Well, they loved that piece of film where he's making a speech when running for the Republican nomination for governor [of California] against George Christopher, the moderate mayor of SF. As Reagan went around the state talking to people, answering questions, he was repeatedly asked what he was going to do "about the mess at Berkeley." So he realized it was a campaign issue and this was the first time he made a speech about it. An interesting historical footnote: The report that he's reading from in the film was probably something that was fed to the Reagan campaign by Ed Meese, who at that time was the Alameda County DA deputy in charge of prosecuting all the radicals and lawbreakers at Berkeley. So that may have been when Reagan and Meese first got together, while digging up some dirt on Berkeley.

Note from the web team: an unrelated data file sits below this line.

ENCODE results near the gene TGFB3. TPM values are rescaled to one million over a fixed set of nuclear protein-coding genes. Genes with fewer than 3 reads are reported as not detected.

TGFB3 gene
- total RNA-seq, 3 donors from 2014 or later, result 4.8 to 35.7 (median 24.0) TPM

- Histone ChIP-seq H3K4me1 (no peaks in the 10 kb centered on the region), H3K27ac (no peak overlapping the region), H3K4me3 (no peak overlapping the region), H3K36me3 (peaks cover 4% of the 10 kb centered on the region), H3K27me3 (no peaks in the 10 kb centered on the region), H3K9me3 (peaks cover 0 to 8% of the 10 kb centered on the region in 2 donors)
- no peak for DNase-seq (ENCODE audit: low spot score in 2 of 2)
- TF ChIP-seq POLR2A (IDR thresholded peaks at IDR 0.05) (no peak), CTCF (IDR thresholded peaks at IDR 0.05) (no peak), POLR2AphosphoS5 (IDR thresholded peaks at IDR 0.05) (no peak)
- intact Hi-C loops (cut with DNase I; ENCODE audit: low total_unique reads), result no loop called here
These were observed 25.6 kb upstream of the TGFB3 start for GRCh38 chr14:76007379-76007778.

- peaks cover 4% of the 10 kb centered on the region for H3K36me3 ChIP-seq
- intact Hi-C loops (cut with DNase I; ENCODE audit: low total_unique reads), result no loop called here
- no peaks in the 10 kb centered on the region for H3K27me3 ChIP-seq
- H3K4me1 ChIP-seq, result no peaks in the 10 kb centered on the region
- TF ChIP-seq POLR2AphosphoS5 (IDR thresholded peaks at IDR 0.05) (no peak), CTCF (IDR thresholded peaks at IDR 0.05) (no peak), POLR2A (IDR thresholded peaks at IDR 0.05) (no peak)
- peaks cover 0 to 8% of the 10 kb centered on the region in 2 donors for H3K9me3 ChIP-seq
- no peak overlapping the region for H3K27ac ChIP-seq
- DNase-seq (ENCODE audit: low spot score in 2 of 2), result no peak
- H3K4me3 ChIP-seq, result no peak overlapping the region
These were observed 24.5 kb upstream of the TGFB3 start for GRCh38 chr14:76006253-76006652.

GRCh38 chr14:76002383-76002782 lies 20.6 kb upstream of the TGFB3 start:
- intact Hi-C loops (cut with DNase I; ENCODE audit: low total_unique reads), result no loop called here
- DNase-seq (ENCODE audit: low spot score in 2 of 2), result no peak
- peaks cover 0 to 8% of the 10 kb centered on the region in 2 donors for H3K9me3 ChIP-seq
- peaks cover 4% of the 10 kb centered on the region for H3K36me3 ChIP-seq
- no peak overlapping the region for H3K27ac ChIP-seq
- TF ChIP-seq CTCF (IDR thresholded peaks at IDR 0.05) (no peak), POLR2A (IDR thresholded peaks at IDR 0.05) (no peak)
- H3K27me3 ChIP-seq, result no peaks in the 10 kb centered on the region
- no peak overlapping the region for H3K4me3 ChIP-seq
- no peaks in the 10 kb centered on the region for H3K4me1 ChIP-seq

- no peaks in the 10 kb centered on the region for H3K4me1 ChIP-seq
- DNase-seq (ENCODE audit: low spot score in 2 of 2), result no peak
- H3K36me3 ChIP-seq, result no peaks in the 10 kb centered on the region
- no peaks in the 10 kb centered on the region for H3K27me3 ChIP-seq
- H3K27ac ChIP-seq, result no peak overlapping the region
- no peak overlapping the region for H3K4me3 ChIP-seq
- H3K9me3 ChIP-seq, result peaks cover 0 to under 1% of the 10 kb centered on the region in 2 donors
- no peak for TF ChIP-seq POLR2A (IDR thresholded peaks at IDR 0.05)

There have been these revelations in the past year about how the FBI was out to get [UC Berkeley Chancellor Clark] Kerr and they used Reagan basically to fire Kerr. And they were trying to dig up dirt on all sorts of other political enemies they had at Berkeley. But by the time this came out, Reagan was no longer president and people loved that speech. Partially because it's the classic "something's happening here but you don't know what it is, do you, Mr. Jones?" [laughs] It's fun as the filmmaker to watch audiences viewing that piece of film because you can feel the humor building. You hear a few chuckles at first, then more laughter, and it rises to hysterics. We had a problem creatively with that speech in that it was way too long and had to be cut it down. It was only by switching it, taking the last little tag, then putting an interview in the middle, and then putting in the rest of the speech, that we were able to make it work. But now the whole thing's on the DVD, if anyone feels the need to see it.